There was frustration, worry, emotions and a message. It won huge appreciation from all across India, yet failed commercially. It was said that the film was a landmark flick in the Indian cinema, but the producers suffered heavy losses. Nonetheless, even after 23 years of its release, people salute the movie, actors and filmmakers for making such a wonderful film in Sandalwood.
If you are still not sure, the movie is none other than late Vishnuvardhan's Muthina Haara. The film was produced and directed by SV Rajendra Singh Babu. At a time when stars used to make short-lived masala films to make quick bucks, the filmmaker had dared to do a war-drama. Babu spent massive budget on the prestigious film and did not compromise on any aspect. Be it at shooting at sensitive places or roping in legendary classical singer, M Balamuralikrishna, he did his best on the quality of the movie.
Indians are ready to celebrate the 67th Independence Day tomorrow (August 15). On this occasion, we would like to remember the critically-acclaimed Muthina Haara.
Muthina Haara Cast & Crew
Dr Vishnuvardhan, Suhasini Manirathnam, Ashwath, Ramkumar, Master Anand and others were in the cast.
Hamsalekha had composed five original songs for Muthina Haara. The songs were highly successful and the track 'Devaru hoseda premada daara...' was rated as a classic. No words to express the cinematography of DV Rajaram. Other crew had also contributed a lot to give a great look to the movie.
Many movies were made in Indian cinema on wars. But nobody had thought about its after effects and what war means to the humanity. Filmmakers never questioned why war is necessary, why wars are happening in different parts of the world, etc.
A Metaphor Of The Ravages Of War
Muthina Haara was made keeping the broader dimensions in mind. Rajendra Singh Babu had presented a metaphor of the ravages of war with black-masked skeletons riding horseback in darkness in the beginning and in the end.
Story Set In Different Times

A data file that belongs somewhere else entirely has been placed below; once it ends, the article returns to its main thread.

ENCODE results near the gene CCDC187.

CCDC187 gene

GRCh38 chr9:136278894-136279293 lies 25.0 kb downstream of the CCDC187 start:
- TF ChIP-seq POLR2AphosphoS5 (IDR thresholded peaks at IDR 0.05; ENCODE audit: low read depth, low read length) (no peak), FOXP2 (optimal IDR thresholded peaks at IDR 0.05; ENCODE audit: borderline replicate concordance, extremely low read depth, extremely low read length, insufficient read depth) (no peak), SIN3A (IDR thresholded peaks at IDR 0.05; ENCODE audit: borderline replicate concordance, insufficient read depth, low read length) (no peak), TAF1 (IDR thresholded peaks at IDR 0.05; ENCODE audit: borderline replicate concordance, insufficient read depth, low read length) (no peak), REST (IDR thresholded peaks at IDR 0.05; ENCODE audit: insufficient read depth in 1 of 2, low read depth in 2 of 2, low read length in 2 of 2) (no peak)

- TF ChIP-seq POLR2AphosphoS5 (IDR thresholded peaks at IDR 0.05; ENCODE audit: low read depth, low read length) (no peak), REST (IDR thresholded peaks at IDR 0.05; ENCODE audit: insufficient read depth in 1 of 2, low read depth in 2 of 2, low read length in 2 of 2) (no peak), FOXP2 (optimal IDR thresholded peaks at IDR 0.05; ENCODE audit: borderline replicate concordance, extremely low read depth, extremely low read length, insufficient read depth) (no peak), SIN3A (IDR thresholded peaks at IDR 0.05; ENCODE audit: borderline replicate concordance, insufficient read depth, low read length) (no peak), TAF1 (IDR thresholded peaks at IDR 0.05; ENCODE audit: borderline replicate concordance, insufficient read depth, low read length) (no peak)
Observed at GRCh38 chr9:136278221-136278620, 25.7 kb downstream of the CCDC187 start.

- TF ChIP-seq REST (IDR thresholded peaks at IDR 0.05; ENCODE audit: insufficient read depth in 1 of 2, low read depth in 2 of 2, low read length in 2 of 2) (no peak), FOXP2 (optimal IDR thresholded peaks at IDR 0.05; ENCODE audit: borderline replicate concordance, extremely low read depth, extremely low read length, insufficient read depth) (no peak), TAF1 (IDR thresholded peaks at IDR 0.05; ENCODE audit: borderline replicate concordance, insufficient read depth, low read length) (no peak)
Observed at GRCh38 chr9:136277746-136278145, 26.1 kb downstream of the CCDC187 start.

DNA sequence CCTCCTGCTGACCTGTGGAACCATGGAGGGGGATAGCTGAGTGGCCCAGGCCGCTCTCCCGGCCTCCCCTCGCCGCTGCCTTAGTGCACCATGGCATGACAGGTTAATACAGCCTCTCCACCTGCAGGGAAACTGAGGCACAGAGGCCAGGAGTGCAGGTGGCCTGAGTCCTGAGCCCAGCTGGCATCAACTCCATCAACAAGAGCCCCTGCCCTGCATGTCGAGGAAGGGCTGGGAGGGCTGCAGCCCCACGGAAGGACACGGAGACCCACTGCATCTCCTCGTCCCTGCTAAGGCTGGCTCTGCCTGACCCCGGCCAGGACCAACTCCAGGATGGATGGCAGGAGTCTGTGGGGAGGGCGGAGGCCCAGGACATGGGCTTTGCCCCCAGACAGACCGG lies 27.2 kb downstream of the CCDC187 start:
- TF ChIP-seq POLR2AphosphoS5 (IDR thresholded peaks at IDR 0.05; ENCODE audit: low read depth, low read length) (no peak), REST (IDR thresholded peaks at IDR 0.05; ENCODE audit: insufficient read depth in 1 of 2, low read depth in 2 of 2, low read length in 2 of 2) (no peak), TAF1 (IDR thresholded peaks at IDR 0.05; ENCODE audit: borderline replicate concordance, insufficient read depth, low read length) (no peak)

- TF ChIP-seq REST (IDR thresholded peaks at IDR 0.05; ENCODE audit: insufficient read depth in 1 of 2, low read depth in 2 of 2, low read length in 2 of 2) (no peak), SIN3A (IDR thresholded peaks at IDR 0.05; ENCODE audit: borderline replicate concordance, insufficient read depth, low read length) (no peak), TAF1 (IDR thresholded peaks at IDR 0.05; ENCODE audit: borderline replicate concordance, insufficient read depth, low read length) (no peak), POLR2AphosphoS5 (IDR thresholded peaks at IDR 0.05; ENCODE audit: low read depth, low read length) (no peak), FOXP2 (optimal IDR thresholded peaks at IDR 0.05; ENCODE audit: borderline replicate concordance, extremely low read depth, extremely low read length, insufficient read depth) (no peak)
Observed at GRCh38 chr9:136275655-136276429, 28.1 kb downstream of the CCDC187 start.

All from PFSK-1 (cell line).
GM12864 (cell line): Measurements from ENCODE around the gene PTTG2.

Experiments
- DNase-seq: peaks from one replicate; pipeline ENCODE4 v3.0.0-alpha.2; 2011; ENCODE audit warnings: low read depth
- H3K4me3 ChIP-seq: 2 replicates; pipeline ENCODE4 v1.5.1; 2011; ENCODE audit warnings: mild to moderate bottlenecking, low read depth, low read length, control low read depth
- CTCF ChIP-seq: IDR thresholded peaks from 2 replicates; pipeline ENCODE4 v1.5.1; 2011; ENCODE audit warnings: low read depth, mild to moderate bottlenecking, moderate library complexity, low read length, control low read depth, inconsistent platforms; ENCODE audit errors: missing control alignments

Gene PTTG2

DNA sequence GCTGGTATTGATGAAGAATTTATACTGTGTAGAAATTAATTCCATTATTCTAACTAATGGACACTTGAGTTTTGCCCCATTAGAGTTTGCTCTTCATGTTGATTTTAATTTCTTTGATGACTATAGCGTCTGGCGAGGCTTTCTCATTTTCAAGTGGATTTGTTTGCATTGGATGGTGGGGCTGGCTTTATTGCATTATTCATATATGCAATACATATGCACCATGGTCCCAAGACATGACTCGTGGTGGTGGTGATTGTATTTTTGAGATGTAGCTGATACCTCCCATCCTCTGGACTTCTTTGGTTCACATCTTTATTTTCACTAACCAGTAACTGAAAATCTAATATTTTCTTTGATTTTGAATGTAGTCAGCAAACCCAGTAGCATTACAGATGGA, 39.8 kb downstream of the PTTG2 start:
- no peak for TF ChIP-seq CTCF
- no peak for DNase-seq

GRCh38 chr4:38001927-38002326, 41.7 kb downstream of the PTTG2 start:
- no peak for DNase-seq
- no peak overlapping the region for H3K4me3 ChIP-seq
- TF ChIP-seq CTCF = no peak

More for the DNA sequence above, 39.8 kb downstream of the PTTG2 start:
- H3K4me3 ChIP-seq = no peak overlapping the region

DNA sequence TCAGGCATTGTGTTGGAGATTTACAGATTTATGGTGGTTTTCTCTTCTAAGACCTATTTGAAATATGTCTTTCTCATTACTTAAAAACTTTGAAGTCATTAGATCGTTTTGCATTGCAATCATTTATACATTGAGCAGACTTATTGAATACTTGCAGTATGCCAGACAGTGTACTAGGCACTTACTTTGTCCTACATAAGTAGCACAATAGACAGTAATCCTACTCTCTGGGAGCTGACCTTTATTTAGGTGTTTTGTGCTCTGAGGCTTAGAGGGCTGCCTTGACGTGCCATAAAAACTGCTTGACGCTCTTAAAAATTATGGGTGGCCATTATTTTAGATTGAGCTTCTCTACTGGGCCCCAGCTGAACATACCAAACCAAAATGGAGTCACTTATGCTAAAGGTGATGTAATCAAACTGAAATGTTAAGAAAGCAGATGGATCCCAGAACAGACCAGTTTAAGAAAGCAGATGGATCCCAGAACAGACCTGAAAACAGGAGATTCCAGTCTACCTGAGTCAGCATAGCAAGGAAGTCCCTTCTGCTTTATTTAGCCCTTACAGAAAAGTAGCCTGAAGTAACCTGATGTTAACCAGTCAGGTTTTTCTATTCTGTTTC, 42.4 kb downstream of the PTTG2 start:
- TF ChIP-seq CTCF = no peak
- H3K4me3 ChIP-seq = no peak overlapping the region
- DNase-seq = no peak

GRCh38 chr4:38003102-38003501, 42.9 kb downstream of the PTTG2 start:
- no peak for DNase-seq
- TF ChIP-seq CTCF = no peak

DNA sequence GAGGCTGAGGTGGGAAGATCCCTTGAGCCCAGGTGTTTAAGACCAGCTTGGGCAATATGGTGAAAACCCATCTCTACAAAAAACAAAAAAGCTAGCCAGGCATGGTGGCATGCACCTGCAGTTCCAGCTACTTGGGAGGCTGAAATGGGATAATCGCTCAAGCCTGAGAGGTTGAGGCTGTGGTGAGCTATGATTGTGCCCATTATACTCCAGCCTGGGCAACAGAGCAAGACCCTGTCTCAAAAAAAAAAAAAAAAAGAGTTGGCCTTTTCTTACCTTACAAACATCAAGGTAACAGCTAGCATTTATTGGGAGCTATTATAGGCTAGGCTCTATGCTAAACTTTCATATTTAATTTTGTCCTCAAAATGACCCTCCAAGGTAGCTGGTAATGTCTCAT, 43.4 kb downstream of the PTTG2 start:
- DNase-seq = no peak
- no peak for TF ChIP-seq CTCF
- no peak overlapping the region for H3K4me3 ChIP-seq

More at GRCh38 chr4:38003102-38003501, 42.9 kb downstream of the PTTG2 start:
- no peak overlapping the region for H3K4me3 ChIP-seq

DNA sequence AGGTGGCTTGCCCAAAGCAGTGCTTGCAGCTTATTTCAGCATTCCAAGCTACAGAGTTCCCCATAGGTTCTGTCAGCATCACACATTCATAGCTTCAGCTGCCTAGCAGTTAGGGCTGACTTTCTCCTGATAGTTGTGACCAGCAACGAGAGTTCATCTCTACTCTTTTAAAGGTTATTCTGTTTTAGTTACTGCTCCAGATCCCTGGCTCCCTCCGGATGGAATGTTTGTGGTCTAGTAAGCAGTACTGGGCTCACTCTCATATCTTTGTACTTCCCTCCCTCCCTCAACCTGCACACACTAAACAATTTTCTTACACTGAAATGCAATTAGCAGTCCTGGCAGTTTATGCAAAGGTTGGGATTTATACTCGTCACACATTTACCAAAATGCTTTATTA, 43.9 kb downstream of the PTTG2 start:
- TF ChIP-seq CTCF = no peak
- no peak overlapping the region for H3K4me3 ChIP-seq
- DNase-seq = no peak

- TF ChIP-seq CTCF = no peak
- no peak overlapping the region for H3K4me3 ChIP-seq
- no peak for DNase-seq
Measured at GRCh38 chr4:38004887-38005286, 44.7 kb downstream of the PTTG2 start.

The story of Muthina Haara was set in different eras of 1940s, 50s and 60s. Achappa, the son of an ex-military men played by Ashwath, returns home injured in the World War 2. He meets an Army Nurse (Suhasini) at a hospital and they fall in love. They get married with their parents' consent.
Achappa returns to the Army and leaves the wife with his parents. On the other end, she gives birth to a baby boy named Viraj (Master Anand). He could not come to his native because there was tension between India and the neighbouring nation.
A Tragedy In The Story
After few years, Achappa asks his wife to come to his army camp to meet him in Rajasthan. When she reaches the border region, the war between India and Pakistan takes the life of his son. The death of their only son brings them a lot closer. As the years pass by, a war broke up between India and Pakistan.
Achappa is captured by the Chinese army and he is tortured badly to the extent of breaking the standards of international law for the humanitarian treatment of war (Geneva Convention). What happens next is the tragic part of the story. The love between the lead stars, their affection for the nation and patriotism were the highlights of Muthina Haara.
The scene where the father Achappa, who never gets to see his son's face, Achappa's funeral sequence in the time of the India-China War and his wife becoming insane broke people into tears. Dr Vishnuvardhan and Suhasini did not act, but they lived their characters.
Muthina Haara failed to pull the audience when released, but it attracted audience after the movie was screened on television. SV Rajendra Singh's efforts to convey the strong message - Stop War - successfully reached to the people in the later years.
We salute the makers and the film once again and hope that Kannada industry will witness such classics at least once in a decade.